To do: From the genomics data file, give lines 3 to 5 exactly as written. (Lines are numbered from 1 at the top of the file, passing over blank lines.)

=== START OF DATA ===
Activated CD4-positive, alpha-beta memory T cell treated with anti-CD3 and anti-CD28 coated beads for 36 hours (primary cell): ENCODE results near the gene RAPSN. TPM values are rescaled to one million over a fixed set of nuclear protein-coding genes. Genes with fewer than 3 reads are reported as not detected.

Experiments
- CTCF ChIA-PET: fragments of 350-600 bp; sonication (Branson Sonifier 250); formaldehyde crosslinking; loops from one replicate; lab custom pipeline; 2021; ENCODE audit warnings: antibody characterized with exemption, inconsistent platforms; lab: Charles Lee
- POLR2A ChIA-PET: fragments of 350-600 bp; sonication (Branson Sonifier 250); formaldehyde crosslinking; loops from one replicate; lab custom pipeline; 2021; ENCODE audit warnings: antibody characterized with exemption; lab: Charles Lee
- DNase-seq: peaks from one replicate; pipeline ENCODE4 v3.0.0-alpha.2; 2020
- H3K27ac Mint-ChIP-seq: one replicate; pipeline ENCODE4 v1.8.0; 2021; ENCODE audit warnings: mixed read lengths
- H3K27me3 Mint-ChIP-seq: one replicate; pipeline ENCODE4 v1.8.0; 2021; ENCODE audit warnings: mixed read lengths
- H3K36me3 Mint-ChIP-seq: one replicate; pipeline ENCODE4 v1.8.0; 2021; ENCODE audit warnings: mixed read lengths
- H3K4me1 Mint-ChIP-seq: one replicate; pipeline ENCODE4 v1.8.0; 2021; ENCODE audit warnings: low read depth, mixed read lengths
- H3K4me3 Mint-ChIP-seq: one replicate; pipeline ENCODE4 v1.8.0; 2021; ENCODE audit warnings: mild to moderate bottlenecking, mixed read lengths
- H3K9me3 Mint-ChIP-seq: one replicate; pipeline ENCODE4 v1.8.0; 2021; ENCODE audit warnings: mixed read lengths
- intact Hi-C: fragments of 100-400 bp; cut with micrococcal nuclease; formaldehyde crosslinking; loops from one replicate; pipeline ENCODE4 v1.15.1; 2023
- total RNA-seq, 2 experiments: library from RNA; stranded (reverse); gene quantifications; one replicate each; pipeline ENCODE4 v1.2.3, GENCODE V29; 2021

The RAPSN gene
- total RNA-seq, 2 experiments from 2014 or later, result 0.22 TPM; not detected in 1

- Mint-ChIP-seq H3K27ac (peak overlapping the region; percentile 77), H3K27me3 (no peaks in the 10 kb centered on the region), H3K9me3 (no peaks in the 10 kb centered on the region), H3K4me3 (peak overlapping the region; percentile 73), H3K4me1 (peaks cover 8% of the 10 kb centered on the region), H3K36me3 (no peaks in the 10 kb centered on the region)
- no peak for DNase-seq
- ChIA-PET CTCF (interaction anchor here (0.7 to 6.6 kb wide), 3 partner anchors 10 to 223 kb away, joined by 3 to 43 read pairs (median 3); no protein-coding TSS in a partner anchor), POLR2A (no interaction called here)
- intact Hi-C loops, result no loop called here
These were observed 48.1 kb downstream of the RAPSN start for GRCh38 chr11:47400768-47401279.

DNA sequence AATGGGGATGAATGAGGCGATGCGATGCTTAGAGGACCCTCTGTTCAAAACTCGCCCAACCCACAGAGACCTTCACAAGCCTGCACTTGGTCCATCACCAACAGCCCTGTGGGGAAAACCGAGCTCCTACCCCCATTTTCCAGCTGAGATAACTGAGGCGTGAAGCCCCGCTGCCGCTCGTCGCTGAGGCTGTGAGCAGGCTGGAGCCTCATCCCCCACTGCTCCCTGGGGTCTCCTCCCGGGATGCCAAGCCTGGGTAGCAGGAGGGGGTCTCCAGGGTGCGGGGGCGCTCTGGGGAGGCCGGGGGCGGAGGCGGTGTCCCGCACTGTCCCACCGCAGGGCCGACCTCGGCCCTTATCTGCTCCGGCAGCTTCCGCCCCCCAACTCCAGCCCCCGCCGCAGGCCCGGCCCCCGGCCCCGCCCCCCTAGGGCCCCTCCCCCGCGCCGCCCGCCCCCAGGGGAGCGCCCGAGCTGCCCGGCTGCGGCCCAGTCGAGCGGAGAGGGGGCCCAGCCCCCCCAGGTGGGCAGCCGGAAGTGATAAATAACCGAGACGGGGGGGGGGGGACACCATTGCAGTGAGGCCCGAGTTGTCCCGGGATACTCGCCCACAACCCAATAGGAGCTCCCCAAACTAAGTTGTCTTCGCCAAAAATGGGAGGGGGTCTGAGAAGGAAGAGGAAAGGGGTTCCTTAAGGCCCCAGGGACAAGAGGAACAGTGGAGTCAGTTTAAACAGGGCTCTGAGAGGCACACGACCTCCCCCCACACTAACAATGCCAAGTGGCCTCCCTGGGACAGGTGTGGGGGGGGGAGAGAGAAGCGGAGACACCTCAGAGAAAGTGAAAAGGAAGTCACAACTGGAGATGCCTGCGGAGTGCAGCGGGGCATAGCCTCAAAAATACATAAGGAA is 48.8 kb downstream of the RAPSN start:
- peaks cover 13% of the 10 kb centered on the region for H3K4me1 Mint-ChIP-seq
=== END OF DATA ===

- CTCF ChIA-PET: fragments of 350-600 bp; sonication (Branson Sonifier 250); formaldehyde crosslinking; loops from one replicate; lab custom pipeline; 2021; ENCODE audit warnings: antibody characterized with exemption, inconsistent platforms; lab: Charles Lee
- POLR2A ChIA-PET: fragments of 350-600 bp; sonication (Branson Sonifier 250); formaldehyde crosslinking; loops from one replicate; lab custom pipeline; 2021; ENCODE audit warnings: antibody characterized with exemption; lab: Charles Lee
- DNase-seq: peaks from one replicate; pipeline ENCODE4 v3.0.0-alpha.2; 2020